The significance of the title, ‘To Kill A Mockingbird’ by Harper Lee
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When the author is choosing the title of a novel, they have to make sure it stands out, but is still relevant to the story, it also has to evoke interest in someone who casually looks at the book. It has to hint at what the story is about, but not give it all away. Harper Lee is successful in this, by titling the book, “To Kill A Mockingbird”. The title attracts potential readers, as well the symbolism it infers. The children are told that it is a sin to kill a mockingbird by their father, and a neighbor, Miss Maudie, goes more in depth as to why. The legend of the mockingbird which only sings to please others and subsequently, a sense of sin is associated in “killing” the mockingbird has been woven into the plot. The mockingbird is used to represent the characters, and events surrounding them: Tom Robinson, and discrimination against him, the justice system, racism, prejudice, childish innocence, and Boo Radley.
Tom Robinson is a kind, gentle man who, like the mockingbird, has never hurt anyone and only wanted to help Mayella Ewell because he felt sorry for her, and what she had to go through. But the fact that he was black overshadowed his good character, he was incarcerated, and dead the minute Mayella Ewell cried out, falsely, that he raped her. His arrest, and subsequent death, was likened to killing an innocent animal. “Mr. Underwood simply figured it was a sin to kill cripples, be they standing, sitting, or escaping. He likened Tom’s death to the senseless slaughter of songbirds by hunters and children.” (P. 241)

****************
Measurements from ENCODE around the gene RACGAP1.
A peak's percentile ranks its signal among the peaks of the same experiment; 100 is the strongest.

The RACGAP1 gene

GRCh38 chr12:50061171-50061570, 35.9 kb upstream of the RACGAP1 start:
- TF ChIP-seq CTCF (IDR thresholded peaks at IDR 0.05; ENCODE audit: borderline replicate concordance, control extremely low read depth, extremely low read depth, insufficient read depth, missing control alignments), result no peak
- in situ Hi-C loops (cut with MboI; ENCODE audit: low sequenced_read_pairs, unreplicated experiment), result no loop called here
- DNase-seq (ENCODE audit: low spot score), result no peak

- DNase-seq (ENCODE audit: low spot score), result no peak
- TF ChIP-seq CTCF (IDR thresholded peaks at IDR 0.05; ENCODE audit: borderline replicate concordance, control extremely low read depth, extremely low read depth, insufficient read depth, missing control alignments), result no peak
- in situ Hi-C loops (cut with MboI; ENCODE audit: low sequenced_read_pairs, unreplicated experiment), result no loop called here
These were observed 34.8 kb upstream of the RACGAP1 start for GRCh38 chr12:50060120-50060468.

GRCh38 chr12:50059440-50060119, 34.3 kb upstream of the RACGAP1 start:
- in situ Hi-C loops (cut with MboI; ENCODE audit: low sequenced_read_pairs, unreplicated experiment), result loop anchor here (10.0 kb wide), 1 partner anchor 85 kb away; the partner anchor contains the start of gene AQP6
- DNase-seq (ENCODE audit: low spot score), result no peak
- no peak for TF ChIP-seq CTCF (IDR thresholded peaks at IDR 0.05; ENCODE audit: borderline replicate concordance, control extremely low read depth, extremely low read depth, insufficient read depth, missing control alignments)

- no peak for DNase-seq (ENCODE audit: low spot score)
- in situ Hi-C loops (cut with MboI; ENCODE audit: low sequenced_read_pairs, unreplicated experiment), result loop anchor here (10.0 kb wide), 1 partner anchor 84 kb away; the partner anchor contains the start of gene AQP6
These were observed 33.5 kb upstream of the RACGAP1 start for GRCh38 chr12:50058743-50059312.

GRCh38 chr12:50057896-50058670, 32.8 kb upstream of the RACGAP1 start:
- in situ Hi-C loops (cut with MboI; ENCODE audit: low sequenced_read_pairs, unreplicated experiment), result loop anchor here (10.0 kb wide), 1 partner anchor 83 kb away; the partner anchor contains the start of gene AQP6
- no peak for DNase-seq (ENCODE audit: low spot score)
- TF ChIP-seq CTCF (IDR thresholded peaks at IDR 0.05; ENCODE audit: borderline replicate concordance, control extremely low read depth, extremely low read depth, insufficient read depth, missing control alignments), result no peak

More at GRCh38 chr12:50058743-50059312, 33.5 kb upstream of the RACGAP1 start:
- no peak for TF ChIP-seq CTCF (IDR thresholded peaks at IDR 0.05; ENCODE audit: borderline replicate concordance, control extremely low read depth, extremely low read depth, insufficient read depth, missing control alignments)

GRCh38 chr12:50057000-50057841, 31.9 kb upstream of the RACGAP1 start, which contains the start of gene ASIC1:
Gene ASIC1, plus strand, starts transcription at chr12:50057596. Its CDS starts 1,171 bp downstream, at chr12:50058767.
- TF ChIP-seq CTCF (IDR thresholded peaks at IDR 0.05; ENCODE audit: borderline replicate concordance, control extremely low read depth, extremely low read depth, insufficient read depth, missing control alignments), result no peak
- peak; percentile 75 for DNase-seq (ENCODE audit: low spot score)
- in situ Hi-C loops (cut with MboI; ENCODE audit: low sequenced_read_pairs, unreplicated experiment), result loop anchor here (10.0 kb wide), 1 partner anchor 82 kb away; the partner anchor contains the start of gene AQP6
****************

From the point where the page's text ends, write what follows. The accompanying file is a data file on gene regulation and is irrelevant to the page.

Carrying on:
The justice system is like a mockingbird, as well. It is in place to help society – for the citizen’s benefit, however it is possible to be “killed” as it was in Tom Robinson’s case. The jury didn’t give one thought to all the evidence against a white man, Bob Ewell and convicted Tom Robinson just because his skin was a color different than theirs. However, in the southern United States, especially back in the 193O’s, that was something that was expected. If you could blame it on a black person, you do.
Harper Lee deliberately does not restrict the mockingbird metaphor to black society. The mockingbird also represents Boo Radley, who was a white man. It is revealed that Arthur Radley is the one who had killed Bob Ewell while saving the lives of the children. Heck Tate however, refuses to hold him responsible because it was his feeling that it would invite a ton of unnecessary speculation, interest and undue attention to Boo Radley, which he does not wish to happen. Bringing him into the limelight would again, be like killing a mockingbird as Scout would surmise.
Throughout the story, as Jem and Scout become more aware of just how prejudicial society is, their childish innocence is lost. They learn that not everything is how it seems, and you must dig deeper sometimes for the whole truth. Scout comes to the realization that in Tom Robinson’s case, justice had not been served, Tom had not had a fair chance, just because of the color of his skin. Until then, Scout had never realized how prevalent racism, and prejudice really is, when dealing with white vs. black conflict. The “mockingbird” that is childish innocence is killed.
In my experience, there are many mockingbirds in real life. Some people, if they don’t agree with the greater good that those mockingbirds are fighting for, they feel as if they must be stopped in anyway possible. In the world today, there is still the same discrimination as in the book, however backhanded it now is. In today’s society, the mockingbirds we see (ie. Mother Teresa, Martin Luther King JR. etc) are persecuted for wanting to do something for the greater good (MLK, for instance). The mockingbird, usually a victim, has to be strong to survive the constant disagreement with their ideas. Although, if ‘To Kill A Mockingbird’ taught us nothing other than you should never judge a man just by the color of his skin, or how he may be perceived by others, then Harper Lee taught a lesson that many other writers have not been able to.